Thursday, April 24, 2014
TIME: 12:00 - 1:00 pm
PLACE: GHC 8102
SPEAKER: Michael Cafarella, University of Michigan
TITLE: Input Selection for Fast Feature Engineering
Trained systems that apply machine learning to very large datasets, such as web search and IBM's Watson question-answering system, are among the most important and sophisticated software systems being constructed today. Such trained systems are frequently based on supervised learning tasks that require features, signals extracted from the data that distill complicated raw data objects into a small number of salient values. For example, a good feature for a search engine's relevance ranker might be the number of times the user's query term was mentioned in a given Web page. The success of a modern trained system depends substantially on the quality of its features.
Unfortunately, feature engineering -- the process of writing code that takes raw data objects as input and out- puts feature vectors that are suitable for a machine learning algorithm -- is a tedious, time-consuming, miserable experience. Because "big data" inputs are so diverse, feature engineering is often a trial-and-error process that requires many small iterative code changes; because the inputs are so large, each code change can entail a time-consuming data processing task, such as processing each page in a Web crawl. We introduce Zombie, a data-centric system that accelerates feature engineering by performing intelligent input selection, thereby optimizing the "inner loop" of the feature engineering process. It can evaluate a feature engineer's code much faster than current practice, thereby enabling a feature engineer to be substantially more productive.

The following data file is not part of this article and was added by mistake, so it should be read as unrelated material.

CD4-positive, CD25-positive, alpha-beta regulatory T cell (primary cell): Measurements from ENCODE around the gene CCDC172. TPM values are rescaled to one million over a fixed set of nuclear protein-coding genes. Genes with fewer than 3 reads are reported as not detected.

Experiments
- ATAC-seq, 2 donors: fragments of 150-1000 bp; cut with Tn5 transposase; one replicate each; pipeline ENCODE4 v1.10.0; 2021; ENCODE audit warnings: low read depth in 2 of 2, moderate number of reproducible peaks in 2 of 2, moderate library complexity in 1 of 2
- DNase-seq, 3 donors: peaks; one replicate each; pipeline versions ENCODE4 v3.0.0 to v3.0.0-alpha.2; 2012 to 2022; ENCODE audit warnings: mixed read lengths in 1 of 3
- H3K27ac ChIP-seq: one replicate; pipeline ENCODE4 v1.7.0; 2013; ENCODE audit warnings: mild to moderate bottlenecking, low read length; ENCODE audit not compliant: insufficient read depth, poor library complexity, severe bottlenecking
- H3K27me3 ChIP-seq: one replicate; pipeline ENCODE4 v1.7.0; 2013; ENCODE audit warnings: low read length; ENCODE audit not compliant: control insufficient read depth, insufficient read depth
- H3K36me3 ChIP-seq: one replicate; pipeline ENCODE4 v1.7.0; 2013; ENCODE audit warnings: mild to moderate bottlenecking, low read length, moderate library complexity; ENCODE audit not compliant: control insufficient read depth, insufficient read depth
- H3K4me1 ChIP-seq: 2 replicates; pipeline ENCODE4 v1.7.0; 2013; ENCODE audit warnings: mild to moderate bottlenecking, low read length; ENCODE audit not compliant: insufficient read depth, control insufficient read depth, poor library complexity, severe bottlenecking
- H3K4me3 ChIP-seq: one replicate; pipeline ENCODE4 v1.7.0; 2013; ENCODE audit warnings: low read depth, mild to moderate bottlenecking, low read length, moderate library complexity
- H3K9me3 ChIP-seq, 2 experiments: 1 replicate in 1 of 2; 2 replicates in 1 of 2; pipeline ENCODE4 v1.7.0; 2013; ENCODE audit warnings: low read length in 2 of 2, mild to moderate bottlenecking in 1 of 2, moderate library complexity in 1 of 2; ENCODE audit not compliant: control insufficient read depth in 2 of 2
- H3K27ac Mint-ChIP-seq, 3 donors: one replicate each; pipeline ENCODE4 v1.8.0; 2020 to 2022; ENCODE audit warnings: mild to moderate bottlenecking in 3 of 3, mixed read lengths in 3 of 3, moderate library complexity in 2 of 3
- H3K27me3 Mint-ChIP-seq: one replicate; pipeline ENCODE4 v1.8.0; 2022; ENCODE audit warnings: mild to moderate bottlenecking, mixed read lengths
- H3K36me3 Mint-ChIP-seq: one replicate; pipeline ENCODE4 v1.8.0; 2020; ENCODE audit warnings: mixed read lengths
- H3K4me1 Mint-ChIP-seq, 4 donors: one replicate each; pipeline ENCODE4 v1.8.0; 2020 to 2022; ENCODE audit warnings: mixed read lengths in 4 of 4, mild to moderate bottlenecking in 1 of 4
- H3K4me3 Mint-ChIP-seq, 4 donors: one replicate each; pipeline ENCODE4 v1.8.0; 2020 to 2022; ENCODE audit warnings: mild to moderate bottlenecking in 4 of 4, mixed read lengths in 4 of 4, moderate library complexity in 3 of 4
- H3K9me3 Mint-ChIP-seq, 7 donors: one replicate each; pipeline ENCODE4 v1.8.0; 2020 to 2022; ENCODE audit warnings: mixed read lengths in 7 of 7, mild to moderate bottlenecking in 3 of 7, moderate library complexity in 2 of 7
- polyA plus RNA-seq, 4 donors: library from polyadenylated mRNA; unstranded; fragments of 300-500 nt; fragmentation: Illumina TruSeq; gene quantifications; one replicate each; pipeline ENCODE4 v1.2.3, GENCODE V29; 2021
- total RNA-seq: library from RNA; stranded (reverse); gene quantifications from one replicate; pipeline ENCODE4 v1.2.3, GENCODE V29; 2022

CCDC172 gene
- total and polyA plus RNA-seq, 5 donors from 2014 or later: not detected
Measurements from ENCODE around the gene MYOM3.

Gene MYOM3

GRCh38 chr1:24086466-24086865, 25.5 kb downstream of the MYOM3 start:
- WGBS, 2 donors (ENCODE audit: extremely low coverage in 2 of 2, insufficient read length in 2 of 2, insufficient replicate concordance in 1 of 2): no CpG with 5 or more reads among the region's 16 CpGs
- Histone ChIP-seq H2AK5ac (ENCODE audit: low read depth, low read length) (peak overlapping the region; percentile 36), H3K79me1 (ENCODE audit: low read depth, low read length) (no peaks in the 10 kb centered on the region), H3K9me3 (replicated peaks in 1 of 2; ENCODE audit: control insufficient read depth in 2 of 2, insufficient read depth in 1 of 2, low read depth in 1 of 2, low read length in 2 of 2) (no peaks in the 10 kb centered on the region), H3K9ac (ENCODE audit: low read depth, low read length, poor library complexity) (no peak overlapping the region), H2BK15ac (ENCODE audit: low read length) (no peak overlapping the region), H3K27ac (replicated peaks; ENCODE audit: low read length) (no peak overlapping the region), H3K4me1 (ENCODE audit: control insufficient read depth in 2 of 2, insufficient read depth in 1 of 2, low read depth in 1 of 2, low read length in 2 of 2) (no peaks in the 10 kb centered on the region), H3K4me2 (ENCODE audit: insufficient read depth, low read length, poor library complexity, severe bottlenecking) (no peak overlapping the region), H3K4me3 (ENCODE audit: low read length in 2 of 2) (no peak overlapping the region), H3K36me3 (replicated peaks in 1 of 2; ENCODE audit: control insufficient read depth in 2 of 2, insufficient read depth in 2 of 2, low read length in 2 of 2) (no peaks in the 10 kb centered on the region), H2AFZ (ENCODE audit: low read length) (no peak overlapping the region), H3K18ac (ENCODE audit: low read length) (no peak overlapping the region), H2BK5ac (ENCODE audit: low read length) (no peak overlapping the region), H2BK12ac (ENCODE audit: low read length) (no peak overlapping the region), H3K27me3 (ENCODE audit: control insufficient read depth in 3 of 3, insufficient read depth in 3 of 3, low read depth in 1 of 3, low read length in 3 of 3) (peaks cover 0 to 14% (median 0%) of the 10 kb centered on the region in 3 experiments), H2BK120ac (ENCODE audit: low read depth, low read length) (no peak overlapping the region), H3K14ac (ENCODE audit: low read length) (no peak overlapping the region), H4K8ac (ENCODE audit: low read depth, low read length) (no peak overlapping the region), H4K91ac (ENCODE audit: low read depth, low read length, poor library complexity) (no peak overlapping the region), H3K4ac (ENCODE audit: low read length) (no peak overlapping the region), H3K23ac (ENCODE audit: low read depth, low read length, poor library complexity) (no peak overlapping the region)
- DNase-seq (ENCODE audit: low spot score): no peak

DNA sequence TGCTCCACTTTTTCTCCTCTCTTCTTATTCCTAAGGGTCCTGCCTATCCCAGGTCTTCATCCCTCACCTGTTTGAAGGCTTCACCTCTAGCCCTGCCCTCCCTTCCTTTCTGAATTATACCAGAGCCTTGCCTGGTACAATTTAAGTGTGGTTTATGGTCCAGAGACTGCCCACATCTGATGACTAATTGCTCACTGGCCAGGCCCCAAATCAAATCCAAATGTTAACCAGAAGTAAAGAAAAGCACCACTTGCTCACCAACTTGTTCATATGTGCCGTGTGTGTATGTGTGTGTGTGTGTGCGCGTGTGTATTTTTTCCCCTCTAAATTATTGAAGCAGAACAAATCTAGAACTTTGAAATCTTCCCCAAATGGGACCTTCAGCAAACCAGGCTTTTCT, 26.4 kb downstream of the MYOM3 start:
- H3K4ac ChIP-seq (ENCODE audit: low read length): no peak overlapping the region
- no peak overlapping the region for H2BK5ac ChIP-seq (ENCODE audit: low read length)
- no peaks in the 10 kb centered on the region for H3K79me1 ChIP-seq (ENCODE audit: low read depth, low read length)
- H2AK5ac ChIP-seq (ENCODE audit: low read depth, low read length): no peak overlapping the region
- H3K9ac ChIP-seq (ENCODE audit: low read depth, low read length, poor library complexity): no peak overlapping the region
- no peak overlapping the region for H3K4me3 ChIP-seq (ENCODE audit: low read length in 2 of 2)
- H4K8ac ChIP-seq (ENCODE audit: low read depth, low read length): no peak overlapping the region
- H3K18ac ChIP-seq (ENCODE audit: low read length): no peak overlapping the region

Michael Cafarella is an assistant professor in the division of Computer Science and Engineering at the University of Michigan. His research interests include databases, information extraction, data integration, and data mining. He has published extensively in venues such as SIGMOD, VLDB, and elsewhere. Mike received his PhD from the University of Washington, Seattle, in 2009 with advisors Oren Etzioni and Dan Suciu. He received the NSF CAREER award in 2011. In addition to his academic work, he costarted (with Doug Cutting) the Hadoop open-source project, which is widely used at Facebook, Yahoo!, and elsewhere.
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